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Patent
University of Florida School of Law
Vermut, Richard S.

Patent Law Vermut Fall 2016

08/24 Patent Eligibility

“Person who invents/discovers any new and useful process, machine, manufacture, or any composition of matter, or any new and useful improvement thereof, may obtain a patent therefore, subject to the conditions and requirements of this title” — §101

Section 101 expresses four categories for patentable subject matter: process, machine, manufacture, any composition of matter, or useful improvement thereof
101 forbids patents on: natural phenomena, laws of nature, and abstract ideas
Process means process, art, or method, and includes a new use of a known process, machine, manufacture, composition of matter, or material

Diamond v. Chakrabarty:

Issue is whether respondent’s micro-organism constitutes a “manufacture” or “composition of matter” w/in the meaning of the statute
Chakrabarty artificially created an oil-eating bacterium comprised of different species of bacteria that partially did this at different stages so to create one bacterium to consume the oil wholly
Diamond argues that living organisms cannot be patentable
Court held that the created bacterium is patentable
Congress intended statutory subject matter to “include anything under the sun that is made by man” that also satisfies other statutory requirements (including 101 exceptions)
Bacterium qualifies as patentable subject matter because it was “non-naturally occurring manufacture or composition of matter—a product of human ingenuity ‘having a distinctive name, character and use’”

Mayo Collaborative Services v. Prometheus Laboratories:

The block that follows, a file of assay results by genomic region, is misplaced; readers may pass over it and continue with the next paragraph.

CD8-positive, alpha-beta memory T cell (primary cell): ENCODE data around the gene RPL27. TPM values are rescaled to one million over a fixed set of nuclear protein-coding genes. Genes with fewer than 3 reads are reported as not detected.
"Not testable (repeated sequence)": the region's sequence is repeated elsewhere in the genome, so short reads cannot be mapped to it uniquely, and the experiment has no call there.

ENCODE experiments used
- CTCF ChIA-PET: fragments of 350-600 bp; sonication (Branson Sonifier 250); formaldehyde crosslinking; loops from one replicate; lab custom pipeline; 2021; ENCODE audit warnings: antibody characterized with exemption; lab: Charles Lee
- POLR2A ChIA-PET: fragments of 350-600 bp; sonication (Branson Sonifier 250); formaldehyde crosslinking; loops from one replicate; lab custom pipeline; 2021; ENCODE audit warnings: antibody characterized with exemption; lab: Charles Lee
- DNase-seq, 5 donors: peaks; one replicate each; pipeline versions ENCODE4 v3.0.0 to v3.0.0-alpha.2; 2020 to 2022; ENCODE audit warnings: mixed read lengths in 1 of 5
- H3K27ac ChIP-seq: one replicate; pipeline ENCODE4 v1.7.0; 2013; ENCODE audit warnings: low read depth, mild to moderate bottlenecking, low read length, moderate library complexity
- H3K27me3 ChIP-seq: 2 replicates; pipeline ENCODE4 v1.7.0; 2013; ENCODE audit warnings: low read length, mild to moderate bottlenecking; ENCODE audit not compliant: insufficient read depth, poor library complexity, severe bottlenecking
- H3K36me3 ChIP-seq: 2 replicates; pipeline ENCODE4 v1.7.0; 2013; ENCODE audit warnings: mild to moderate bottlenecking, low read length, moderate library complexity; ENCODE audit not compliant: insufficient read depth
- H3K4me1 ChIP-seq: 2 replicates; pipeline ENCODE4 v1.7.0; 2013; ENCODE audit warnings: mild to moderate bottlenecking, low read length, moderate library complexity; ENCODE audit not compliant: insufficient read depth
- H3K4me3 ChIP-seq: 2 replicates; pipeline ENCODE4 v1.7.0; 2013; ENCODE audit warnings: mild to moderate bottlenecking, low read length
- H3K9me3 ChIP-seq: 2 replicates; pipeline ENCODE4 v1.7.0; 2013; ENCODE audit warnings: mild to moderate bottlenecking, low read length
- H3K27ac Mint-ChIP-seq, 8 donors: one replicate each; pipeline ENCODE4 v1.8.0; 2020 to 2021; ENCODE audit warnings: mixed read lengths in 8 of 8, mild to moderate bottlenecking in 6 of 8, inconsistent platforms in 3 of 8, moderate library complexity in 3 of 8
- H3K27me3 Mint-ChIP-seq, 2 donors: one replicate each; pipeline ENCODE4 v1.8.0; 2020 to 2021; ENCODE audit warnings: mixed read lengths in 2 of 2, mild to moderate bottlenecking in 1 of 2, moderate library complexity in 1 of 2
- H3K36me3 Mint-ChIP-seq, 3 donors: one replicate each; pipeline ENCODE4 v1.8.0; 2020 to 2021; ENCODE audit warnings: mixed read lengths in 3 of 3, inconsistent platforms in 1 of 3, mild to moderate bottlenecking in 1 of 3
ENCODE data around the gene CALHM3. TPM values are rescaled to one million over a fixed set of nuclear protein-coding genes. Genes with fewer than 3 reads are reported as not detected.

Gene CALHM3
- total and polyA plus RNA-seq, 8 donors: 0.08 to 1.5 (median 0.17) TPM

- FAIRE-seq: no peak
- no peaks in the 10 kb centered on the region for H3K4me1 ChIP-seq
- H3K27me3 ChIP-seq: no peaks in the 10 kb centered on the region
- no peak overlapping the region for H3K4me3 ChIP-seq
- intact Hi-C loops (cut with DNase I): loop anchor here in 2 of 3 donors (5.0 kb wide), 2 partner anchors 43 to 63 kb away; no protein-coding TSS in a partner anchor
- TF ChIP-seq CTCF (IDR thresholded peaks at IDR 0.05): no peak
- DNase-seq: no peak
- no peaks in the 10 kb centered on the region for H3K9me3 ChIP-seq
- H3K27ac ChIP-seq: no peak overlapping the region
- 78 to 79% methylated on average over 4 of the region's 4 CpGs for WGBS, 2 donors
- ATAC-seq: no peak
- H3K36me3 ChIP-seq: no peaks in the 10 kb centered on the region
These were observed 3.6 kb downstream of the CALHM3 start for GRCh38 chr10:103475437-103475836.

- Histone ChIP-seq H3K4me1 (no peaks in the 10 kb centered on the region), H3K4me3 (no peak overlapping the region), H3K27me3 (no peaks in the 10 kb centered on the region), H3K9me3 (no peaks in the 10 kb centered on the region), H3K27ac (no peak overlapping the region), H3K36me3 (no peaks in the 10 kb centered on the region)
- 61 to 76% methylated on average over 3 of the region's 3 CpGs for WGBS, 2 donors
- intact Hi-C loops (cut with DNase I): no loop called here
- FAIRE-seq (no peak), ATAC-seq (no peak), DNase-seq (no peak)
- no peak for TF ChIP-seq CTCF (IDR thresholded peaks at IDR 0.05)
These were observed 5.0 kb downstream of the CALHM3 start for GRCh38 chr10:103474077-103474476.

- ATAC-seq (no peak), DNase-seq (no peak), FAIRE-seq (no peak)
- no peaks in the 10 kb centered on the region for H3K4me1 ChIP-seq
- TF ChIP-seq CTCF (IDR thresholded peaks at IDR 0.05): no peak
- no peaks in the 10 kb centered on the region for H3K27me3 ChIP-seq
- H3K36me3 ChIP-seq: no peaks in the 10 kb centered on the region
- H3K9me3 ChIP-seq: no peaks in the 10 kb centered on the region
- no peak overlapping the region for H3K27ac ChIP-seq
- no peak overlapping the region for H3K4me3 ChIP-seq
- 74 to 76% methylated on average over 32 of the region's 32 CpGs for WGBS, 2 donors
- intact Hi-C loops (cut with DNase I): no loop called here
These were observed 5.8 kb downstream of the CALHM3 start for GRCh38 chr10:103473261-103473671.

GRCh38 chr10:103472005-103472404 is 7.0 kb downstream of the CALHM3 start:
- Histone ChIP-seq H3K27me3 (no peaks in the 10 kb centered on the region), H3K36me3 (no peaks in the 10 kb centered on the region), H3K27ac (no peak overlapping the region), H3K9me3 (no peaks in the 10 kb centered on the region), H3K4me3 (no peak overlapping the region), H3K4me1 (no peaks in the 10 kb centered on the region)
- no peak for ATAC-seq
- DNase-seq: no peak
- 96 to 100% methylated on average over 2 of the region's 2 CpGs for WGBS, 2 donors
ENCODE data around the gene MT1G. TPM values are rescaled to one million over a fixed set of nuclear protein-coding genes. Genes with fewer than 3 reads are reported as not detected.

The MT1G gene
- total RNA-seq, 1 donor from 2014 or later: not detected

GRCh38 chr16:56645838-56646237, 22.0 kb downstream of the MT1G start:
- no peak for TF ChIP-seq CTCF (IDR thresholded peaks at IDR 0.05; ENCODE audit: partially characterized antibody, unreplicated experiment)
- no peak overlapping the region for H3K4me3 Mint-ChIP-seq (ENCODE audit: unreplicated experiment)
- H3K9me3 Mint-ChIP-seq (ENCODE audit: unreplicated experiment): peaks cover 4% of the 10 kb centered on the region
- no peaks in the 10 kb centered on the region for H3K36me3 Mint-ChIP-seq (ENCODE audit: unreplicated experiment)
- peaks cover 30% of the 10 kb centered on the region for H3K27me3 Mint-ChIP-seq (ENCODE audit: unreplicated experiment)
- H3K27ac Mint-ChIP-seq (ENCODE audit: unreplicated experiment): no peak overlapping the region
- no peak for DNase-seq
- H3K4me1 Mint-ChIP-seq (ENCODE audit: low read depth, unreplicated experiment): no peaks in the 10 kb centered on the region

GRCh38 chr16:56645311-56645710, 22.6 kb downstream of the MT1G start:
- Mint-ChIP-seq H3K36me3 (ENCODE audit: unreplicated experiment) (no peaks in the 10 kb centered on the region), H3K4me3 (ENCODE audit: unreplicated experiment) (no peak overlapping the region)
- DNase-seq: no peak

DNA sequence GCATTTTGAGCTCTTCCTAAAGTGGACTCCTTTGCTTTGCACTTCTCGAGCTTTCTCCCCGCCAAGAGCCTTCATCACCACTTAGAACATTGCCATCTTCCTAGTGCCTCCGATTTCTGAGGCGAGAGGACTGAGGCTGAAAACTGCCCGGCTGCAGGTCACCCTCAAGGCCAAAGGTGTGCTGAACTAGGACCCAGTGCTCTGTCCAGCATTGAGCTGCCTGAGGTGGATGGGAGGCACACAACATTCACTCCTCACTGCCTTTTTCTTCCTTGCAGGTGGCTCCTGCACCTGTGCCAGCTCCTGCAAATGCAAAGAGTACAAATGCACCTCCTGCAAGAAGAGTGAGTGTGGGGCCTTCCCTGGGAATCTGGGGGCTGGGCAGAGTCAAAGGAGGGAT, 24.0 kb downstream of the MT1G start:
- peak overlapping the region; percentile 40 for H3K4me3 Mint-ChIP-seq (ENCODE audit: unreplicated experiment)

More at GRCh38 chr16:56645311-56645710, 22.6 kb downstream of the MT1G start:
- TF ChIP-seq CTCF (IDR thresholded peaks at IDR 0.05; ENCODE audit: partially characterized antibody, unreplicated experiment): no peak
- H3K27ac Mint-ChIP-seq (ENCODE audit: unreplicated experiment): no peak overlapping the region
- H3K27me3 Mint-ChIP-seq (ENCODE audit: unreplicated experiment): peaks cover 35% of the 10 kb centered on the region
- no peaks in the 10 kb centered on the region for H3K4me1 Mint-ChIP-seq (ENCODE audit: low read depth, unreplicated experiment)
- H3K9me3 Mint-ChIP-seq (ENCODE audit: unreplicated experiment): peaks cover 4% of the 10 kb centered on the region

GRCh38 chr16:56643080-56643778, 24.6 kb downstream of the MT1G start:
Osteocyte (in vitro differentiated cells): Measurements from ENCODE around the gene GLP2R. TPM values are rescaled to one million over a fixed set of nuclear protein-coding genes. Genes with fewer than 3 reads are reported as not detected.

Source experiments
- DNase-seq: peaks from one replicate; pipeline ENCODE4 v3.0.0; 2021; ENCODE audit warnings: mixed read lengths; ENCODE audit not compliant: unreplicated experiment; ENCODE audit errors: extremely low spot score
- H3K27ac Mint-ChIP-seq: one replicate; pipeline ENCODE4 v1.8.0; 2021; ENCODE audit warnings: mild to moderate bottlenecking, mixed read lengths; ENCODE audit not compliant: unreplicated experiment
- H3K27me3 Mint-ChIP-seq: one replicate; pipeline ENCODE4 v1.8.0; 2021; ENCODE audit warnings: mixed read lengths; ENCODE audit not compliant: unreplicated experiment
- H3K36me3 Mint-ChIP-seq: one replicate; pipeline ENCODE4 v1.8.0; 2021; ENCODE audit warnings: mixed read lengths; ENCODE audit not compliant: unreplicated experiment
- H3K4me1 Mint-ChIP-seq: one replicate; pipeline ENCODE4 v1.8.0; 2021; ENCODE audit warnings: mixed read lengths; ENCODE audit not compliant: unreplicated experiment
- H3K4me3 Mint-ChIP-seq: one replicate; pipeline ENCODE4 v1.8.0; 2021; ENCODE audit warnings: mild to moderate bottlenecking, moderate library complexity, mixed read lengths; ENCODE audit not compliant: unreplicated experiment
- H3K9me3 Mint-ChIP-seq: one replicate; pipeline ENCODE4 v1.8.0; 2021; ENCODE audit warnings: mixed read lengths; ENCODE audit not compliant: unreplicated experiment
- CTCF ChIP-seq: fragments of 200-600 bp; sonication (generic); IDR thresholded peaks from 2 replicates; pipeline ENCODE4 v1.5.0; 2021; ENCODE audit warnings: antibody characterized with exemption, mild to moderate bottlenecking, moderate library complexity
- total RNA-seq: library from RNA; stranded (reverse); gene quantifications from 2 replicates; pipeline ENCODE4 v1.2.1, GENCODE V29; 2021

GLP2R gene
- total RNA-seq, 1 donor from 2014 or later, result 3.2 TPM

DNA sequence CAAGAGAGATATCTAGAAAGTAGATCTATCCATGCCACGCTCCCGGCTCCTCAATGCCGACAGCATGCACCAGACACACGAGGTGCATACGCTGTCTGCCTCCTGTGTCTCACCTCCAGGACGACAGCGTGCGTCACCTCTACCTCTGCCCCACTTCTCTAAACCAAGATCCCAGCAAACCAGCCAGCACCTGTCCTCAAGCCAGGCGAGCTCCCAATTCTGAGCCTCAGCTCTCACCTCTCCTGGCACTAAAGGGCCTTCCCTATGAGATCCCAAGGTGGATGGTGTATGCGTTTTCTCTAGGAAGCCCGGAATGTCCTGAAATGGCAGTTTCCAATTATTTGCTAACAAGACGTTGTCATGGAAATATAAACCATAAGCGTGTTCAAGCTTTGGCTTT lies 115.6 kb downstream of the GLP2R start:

Issue is whether the claimed processes have transformed these unpatentable natural laws into patent-eligible applications of those laws
The patent claimed processes that help doctors using thiopurine drugs to treat patients w/ autoimmune diseases determine whether a given dosage level is too low or too high; relationships b/t the concentration in the blood of certain thiopurine metabolites

Found a correlation b/t metabolites in the bloodstream and the dosage amount, basically a blood concentration for metabolites to determine the amount of dosage needed for the drug to be successful with the patient

Court held NOT patentable b/c the process of reciting a law of nature is not patentable

The patent recites an “administering” step a “determining” step

CAFC applied “machine or transformation” test to hold the patent patentable subject matter: “transformation of body/blood taken from the body”

Court reversed b/c the Court found that re-stating a law of nature and identifying the audience for it be used by AND telling them to “apply it” is not patentable

Court found test for claims directed to judicial exception: 1) Is the claim directed to a law of nature/natural phenomena/abstract idea? If so, 2) Does the claim amount to significantly more than the abstract idea itself? If so à patentable

An obvious pre- or post- solution activity is not enough to allow for a patent that is directed to a law of nature/abstract idea/natural phenomena
Must analyze each claim element to determine if it is adding anything, and then look at the combination of the claim elements

Myriad:

Patent on the discovery of the precise location and sequence of two human genes, mutations of which can substantially increase the risks of breast and ovarian cancer
Issue of whether a naturally occurring segment of DNA is patent eligible under 101 by virtue of its isolation from the rest of the human genome

Also, the patent eligibility of synthetically created DNA known as complementary DNA, which contains the same protein-coding information found in a segment of natural DNA but omits portions w/in the DNA segment that don’t code for proteins

HELD: naturally occurring DNA segment is a product of nature and patent ineligible because even though its been isolated; but cDNA is patent eligible b/c it is not naturally occurring, the creation of the cDNA sequence from mRNA results in an exons-only molecule that isn’t naturally occurring.